Big Brothers: Jones’ oldest brother, Arthur, was a fifth-round pick of the Baltimore Ravens in 2010 out of Syracuse. Arthur Jones is a 300-pound defensive tackle. The middle Jones brother, Jon, is light heavyweight title holder of the Ultimate Fighting Championship. Jon Jones was a national junior college wrestling champion before dropping out of college to begin his mixed martial arts career. He has held the title the past year and will defend his title next month against Rahsad Evans.

Quoteable: Chandler Jones says he frequently is asked who is the best athlete of the three Jones brothers: “To be honest with you, every team I met with asked me," he told reporters at the SU pro-day workout. “I would say that I would win, but Jon's the toughest.”

Booster: ESPN draft analyst Todd McShay is a fan of Chandler's. Said McShay on a national conference call with reporters: "I think he has untapped potential. At 260 pounds, 6-5, he’s very smooth-moving, showas a lot of upside. He can continue to improve his hands and do a better job against the run. But he’s versatile. He can put his handin the dirt. His instincts his motor his pass rushing potential is what stands out. If he gets a clear bill of health, I think he’ll move up the board. When he was healthy, and you look at the production - 109 tackles in the 15 games he played over two years. He did have the one injury, but its not like he’s been constantly injured or he wasn’t producing when he wasn’t injured."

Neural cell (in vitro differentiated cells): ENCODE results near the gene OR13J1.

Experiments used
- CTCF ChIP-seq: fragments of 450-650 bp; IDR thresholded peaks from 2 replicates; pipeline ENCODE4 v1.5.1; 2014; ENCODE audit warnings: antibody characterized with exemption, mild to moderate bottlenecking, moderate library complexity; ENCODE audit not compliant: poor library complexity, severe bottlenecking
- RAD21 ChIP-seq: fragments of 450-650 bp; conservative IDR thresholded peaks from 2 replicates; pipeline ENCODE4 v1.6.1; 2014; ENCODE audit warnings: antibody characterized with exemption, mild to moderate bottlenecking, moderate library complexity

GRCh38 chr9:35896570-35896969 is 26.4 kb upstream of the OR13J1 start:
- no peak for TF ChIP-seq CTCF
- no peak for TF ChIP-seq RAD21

---Mark Gaughan

Video: Gaughan analyzes impact of signing Williams

The News' Bills beat reporter, Mark Gaughan, weighs in on what impact the addition of Mario Williams will have on the Bills' defense:

Video: Williams addresses media after signing

Pass rusher Mario Williams met with the media Wednesday after signing with the Bills. And he had good things to say about his new city:

Live video, blog: Bills, Williams meet with media

Mario Williams and Bills officials will with the media around 1:45 p.m. to discuss Williams' signing with the team. Follow the news conference below:

Bills land Super Mario (updated)

The biggest free-agent acquisition in Buffalo Bills history is a reality.